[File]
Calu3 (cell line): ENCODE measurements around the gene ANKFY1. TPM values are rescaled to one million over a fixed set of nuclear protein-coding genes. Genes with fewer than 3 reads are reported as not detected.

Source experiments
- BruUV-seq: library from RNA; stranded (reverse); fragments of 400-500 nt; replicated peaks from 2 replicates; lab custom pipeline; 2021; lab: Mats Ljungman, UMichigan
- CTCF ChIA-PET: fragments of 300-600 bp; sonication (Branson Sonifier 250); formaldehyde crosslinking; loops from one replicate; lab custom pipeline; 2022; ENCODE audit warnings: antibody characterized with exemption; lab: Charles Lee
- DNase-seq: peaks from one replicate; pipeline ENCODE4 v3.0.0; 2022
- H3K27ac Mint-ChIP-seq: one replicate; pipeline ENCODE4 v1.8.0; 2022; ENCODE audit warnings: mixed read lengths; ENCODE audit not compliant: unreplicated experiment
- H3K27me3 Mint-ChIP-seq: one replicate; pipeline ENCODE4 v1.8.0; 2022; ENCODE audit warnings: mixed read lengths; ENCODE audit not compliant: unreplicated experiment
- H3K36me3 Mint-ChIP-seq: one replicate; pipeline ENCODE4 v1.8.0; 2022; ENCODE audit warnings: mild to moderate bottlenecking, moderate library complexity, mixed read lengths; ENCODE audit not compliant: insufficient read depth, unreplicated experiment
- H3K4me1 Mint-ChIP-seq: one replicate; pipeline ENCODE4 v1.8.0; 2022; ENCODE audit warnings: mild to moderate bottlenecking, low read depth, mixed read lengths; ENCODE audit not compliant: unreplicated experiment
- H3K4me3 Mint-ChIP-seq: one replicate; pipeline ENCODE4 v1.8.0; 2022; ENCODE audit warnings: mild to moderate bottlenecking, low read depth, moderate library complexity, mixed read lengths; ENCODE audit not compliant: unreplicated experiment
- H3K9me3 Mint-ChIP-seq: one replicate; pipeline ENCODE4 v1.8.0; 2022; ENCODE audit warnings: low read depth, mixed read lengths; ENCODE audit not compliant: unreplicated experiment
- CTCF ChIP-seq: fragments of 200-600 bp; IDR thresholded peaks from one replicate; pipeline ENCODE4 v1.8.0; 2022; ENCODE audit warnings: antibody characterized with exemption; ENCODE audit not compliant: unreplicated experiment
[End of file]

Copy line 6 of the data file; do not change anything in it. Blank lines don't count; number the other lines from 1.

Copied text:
- H3K27ac Mint-ChIP-seq: one replicate; pipeline ENCODE4 v1.8.0; 2022; ENCODE audit warnings: mixed read lengths; ENCODE audit not compliant: unreplicated experiment